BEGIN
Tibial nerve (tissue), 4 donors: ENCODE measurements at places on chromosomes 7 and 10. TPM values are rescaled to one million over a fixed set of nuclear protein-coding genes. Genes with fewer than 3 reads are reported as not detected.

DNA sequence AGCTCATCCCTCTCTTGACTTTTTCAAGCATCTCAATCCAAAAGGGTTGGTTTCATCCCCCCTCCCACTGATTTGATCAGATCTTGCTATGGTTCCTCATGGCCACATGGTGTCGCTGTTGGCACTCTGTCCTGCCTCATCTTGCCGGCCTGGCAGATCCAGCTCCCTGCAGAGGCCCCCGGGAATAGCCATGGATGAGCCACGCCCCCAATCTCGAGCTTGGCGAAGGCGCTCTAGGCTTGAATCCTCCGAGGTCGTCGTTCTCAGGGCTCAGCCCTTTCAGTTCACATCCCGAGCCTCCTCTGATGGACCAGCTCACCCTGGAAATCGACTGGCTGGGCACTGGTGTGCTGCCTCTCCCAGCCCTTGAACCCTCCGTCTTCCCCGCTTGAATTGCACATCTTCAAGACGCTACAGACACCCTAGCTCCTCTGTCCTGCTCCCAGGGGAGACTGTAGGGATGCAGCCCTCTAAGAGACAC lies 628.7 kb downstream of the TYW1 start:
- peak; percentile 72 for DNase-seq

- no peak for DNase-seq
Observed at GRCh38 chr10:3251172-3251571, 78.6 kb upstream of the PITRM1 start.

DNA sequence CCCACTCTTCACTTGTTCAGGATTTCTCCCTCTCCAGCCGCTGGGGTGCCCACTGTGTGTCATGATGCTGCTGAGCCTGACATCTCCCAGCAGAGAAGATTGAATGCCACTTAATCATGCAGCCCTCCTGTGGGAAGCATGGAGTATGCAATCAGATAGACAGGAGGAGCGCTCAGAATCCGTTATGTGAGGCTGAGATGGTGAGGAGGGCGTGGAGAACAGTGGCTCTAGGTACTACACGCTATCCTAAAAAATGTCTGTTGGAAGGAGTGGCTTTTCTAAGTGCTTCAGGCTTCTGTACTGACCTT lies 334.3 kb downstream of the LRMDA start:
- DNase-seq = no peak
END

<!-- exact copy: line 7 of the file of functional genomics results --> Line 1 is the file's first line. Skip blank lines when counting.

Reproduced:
- DNase-seq = no peak